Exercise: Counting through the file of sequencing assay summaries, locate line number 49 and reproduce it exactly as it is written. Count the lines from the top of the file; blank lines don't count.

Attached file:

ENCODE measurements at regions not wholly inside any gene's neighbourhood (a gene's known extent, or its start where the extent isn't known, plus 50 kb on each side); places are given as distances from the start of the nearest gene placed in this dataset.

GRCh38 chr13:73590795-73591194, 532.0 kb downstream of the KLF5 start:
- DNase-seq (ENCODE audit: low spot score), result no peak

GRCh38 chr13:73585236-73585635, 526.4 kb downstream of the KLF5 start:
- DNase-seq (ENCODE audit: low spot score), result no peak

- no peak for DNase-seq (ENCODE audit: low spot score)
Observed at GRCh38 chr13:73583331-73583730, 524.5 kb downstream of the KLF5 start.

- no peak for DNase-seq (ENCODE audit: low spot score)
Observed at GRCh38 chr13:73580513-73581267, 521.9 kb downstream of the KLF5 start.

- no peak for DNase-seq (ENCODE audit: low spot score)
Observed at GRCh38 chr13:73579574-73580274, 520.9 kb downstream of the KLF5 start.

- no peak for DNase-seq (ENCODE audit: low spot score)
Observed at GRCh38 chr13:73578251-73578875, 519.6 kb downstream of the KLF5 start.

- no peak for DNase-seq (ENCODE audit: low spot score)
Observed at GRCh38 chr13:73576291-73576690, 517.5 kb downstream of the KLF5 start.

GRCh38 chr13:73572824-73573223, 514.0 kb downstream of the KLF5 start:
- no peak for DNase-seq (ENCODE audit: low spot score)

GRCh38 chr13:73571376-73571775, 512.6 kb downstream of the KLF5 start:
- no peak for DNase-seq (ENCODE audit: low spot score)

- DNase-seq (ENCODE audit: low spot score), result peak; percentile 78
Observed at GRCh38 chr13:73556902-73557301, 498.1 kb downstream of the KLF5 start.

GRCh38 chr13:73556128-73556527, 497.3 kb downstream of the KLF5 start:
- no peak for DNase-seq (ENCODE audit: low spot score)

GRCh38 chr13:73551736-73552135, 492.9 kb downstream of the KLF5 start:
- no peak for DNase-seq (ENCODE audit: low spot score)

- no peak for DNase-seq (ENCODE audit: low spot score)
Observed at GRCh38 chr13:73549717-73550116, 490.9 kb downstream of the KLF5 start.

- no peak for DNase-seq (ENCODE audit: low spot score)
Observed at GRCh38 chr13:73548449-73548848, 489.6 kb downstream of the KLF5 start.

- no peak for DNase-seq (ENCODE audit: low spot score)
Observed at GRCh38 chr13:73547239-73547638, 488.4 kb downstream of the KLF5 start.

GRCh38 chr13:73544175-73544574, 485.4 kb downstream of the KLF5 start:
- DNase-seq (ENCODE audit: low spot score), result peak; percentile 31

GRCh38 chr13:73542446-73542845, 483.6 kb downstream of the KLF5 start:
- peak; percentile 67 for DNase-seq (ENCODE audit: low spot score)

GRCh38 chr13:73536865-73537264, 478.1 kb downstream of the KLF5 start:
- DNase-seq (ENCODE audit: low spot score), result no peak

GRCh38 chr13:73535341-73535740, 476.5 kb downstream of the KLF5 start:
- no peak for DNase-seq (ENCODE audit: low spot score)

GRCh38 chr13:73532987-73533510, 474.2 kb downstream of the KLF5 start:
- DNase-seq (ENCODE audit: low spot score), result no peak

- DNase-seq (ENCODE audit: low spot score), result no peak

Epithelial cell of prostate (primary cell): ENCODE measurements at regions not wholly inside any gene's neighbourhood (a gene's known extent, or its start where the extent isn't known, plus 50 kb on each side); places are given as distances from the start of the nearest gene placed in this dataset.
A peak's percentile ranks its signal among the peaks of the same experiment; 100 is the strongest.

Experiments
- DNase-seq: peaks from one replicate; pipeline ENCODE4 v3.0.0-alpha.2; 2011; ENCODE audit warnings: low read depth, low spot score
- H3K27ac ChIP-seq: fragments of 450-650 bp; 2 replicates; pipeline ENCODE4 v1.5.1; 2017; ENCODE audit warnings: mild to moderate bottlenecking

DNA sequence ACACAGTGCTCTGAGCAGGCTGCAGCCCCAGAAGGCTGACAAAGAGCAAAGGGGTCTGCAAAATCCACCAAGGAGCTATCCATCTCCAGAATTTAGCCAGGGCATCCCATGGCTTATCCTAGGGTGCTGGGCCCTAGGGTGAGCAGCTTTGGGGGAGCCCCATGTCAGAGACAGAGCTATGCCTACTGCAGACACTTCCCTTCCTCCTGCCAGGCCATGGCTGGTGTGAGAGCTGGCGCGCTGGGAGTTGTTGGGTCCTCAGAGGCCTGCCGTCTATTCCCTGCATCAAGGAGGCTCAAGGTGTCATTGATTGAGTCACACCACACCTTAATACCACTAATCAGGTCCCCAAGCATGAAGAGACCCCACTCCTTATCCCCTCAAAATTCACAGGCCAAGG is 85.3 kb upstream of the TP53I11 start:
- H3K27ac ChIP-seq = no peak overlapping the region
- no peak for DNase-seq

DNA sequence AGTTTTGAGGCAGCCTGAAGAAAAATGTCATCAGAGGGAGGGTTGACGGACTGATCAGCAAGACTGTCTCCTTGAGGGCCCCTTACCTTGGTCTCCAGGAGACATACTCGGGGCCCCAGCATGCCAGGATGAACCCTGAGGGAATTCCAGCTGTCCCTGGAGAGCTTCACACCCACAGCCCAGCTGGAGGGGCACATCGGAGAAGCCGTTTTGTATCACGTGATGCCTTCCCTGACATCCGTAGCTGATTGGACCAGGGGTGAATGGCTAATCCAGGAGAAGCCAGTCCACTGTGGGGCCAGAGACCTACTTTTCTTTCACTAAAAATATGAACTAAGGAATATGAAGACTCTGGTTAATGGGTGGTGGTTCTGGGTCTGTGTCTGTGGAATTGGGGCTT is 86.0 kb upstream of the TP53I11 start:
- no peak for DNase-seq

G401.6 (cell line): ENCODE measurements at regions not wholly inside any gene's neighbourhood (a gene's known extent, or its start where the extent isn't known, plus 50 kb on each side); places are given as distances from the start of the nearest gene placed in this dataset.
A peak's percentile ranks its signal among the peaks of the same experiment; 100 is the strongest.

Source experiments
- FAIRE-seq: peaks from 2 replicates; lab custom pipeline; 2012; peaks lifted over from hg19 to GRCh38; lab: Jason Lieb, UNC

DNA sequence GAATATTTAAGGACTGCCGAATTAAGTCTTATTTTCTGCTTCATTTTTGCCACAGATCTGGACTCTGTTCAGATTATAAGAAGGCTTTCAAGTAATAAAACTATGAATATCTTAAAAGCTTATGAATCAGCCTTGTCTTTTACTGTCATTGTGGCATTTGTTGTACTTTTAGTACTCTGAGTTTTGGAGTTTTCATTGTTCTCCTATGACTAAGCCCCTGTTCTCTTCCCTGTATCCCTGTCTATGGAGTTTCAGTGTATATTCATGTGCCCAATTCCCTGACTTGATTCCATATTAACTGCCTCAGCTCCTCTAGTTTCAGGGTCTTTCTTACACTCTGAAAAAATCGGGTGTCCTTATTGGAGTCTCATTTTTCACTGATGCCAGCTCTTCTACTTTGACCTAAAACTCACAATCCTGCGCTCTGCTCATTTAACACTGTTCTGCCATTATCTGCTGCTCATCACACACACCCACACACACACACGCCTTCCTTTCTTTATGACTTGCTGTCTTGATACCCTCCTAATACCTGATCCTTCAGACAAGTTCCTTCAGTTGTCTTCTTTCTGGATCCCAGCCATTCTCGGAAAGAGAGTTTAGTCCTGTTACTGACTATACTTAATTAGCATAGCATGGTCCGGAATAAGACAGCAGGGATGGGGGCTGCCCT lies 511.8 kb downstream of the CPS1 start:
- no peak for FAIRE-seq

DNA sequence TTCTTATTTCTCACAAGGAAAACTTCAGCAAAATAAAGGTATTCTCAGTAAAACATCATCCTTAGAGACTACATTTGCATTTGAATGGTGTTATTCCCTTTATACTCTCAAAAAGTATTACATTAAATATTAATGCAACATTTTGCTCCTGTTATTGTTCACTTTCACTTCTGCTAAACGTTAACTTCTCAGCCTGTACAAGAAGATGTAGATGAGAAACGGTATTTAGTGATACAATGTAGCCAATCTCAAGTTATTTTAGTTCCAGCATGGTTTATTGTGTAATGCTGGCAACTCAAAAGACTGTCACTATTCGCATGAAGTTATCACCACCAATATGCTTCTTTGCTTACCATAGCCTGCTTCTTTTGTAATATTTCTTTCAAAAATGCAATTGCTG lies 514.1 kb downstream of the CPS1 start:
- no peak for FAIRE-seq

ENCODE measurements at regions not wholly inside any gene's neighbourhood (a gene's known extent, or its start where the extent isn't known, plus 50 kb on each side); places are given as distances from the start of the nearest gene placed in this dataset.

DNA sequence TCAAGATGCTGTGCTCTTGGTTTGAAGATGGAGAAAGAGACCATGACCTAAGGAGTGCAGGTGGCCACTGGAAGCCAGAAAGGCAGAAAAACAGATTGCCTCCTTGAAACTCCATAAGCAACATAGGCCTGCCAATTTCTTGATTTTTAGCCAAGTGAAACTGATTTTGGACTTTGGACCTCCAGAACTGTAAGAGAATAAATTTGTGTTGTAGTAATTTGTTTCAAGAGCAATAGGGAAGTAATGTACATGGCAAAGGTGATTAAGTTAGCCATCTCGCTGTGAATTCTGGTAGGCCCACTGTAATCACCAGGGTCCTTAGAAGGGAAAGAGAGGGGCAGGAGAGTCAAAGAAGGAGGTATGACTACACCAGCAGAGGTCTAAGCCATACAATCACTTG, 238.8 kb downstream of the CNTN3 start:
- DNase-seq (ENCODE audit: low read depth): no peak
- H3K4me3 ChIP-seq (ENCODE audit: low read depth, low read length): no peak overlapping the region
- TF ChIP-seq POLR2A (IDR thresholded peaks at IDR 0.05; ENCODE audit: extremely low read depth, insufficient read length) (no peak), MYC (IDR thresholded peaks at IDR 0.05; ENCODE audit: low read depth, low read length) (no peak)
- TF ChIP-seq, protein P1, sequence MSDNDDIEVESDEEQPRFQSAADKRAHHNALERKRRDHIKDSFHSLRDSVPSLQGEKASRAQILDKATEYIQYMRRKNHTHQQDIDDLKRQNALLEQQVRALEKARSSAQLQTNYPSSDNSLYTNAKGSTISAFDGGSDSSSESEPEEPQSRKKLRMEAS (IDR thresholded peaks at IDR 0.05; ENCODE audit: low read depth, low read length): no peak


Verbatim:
- H3K27ac ChIP-seq = no peak overlapping the region